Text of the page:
It seems that employers were right to be concerned with the United States Supreme Court’s decision to “punt” in its May 2016 opinion in Spokeo Inc. v. Robins, after two United States District Courts reached opposite outcomes in opinions issued last month. Spokeo represents one of many recent putative class actions brought under the Fair Credit Reporting Act (“FCRA”), wherein plaintiffs allege “technical” or “procedural” violations of the FCRA’s oft-byzantine compliance requirements. Most employers are by now aware that the FCRA’s broad scope sets out strict compliance procedures for employers who wish to use criminal background checks for “employment purposes.”
In the Spokeo opinion, which was discussed in greater depth in a prior blog post, the Supreme Court remanded back to the Ninth Circuit with instructions to determine whether plaintiffs’ alleged harm was sufficiently “concrete” to confer Article III standing. Though the Court openly hinted at its disapproval of such procedural class actions (e.g. “It is difficult to imagine how the dissemination of an incorrect zip code…could work any concrete harm.”), it did not definitively hold that such claims could never satisfy Article III’s standing requirements.
Taking cues from Spokeo, class action defendants in Nokchan v. Lyft, Inc. and Moody v. Ascenda USA, Inc. filed motions to dismiss on the grounds that plaintiffs had not alleged “concrete” injuries. In both cases, plaintiffs had previously advanced the now well-worn argument that defendants’ “disclosure and authorization” forms were not compliant with 15 U.S.C. §§ 1681b(b)(2)(A)(i)-(ii).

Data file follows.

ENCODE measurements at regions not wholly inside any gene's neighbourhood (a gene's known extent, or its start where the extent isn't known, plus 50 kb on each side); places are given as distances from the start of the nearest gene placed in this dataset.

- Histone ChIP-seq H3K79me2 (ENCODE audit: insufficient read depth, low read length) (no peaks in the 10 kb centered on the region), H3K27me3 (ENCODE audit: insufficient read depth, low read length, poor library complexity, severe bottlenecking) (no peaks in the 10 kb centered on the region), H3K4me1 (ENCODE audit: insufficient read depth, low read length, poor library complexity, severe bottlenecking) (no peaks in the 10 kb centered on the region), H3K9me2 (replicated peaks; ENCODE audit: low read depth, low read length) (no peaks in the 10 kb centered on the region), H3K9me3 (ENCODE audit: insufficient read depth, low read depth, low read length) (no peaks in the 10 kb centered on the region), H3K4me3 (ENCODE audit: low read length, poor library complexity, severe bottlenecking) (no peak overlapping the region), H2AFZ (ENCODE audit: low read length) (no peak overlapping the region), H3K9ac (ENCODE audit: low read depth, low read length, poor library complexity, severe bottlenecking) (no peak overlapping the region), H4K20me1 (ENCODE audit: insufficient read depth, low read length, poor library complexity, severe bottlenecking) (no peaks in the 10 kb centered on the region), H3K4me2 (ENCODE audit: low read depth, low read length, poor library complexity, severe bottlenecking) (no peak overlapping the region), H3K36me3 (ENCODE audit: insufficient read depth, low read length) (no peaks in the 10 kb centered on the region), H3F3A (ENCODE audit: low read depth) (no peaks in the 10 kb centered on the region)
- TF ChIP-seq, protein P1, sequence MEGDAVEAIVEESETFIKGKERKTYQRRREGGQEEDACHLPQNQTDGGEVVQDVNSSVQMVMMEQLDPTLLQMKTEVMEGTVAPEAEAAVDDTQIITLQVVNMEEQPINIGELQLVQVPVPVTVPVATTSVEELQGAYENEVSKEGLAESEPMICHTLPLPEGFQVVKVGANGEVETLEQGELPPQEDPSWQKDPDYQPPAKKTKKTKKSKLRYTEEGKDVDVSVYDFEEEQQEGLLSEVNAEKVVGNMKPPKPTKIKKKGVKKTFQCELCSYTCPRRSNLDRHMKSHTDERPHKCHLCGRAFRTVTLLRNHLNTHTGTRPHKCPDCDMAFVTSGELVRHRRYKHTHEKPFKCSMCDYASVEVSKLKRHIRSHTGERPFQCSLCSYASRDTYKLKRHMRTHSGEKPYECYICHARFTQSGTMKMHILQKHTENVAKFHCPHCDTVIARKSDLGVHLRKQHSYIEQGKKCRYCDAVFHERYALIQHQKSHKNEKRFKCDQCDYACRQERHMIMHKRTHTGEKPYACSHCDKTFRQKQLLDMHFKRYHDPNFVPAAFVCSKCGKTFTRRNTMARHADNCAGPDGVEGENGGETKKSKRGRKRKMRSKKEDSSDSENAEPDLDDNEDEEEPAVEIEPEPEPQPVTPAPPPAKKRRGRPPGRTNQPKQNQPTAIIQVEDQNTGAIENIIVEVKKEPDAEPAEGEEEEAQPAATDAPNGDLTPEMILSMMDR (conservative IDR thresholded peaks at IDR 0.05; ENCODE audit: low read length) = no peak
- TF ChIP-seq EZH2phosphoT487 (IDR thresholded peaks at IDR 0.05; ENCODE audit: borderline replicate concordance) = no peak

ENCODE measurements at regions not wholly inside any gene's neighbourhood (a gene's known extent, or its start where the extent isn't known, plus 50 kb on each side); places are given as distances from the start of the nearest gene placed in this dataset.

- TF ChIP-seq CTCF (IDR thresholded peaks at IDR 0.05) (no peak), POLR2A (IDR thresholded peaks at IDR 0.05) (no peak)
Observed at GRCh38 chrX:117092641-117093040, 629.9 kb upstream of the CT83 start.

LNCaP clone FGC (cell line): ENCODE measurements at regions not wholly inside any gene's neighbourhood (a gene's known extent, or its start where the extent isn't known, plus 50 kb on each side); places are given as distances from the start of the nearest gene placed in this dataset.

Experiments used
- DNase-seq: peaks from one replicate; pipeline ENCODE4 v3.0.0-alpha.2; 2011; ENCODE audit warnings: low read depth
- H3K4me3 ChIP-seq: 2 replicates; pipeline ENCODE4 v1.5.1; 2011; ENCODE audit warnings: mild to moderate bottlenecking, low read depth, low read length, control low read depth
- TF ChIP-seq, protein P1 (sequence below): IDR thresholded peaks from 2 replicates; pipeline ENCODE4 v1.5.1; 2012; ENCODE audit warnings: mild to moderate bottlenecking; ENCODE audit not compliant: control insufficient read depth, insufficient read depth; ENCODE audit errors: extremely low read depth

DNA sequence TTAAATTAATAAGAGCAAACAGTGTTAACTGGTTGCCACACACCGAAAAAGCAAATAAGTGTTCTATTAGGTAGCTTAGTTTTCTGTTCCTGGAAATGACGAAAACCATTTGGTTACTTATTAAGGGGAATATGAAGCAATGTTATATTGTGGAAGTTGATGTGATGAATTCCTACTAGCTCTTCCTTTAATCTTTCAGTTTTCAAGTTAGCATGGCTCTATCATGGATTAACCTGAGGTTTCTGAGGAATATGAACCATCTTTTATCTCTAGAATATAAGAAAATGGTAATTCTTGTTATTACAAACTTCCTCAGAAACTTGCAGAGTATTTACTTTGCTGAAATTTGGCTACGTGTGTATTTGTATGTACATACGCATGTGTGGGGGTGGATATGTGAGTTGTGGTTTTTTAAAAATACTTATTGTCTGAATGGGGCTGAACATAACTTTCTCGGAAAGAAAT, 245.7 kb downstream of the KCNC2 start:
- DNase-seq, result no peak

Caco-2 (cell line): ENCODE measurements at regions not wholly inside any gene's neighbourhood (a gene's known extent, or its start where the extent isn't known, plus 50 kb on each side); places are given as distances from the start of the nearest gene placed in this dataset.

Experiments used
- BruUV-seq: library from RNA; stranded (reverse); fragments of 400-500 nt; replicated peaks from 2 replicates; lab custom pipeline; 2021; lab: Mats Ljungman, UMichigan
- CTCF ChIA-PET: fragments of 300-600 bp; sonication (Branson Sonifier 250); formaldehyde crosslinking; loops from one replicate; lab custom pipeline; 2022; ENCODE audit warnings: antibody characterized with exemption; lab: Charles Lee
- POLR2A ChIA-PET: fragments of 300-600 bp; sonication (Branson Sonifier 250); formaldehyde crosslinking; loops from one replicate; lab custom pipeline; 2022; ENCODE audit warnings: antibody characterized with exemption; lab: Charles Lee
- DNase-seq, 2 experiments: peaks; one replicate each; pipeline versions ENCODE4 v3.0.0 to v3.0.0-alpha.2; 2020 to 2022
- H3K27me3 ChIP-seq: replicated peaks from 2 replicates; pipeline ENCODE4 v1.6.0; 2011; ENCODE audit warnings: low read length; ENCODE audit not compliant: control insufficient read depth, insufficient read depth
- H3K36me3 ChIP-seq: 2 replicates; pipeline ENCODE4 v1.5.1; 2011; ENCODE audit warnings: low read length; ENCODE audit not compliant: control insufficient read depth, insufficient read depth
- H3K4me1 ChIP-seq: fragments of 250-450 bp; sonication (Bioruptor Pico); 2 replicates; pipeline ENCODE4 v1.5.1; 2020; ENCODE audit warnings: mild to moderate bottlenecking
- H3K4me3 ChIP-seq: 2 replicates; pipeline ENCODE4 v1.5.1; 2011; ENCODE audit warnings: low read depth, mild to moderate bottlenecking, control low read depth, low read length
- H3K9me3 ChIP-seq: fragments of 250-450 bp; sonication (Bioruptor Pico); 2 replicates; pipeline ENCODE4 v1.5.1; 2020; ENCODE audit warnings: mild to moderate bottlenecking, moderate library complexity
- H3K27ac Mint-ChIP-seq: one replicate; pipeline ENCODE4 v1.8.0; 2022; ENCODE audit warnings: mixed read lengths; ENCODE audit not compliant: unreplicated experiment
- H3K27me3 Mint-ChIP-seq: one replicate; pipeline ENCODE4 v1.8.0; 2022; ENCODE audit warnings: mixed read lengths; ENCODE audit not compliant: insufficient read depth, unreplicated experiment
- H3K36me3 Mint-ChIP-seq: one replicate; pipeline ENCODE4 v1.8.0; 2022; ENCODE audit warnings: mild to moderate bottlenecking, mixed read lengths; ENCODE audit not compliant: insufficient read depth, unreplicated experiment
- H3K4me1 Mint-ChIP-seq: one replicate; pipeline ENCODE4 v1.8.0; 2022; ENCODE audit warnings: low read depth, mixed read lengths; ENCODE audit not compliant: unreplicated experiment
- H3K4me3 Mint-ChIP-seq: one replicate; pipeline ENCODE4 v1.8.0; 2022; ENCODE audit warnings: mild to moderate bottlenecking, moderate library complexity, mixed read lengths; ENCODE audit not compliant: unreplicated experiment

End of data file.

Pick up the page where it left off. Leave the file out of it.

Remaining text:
In Lyft, the United States District Court for the Northern District of California agreed with defendant, granting its motion and dismissing the case without prejudice. The Lyft court noted that plaintiff “has not alleged that he suffered any real harm,” nor had he claimed to have been “harmed by the background check in any way.” In Ascenda, however, the United States District Court for the Southern District of Florida, denied defendant’s motion to dismiss, holding on strikingly similar facts that noncompliance with §§ 1681b(b)(2)(A)(i)-(ii) was not “akin to the dissemination of an incorrect zip code” and did in fact represent a sufficiently “concrete” injury.
While the recent FCRA case law might be divergent, the message to employees remains clear: make sure your FCRA forms are compliant.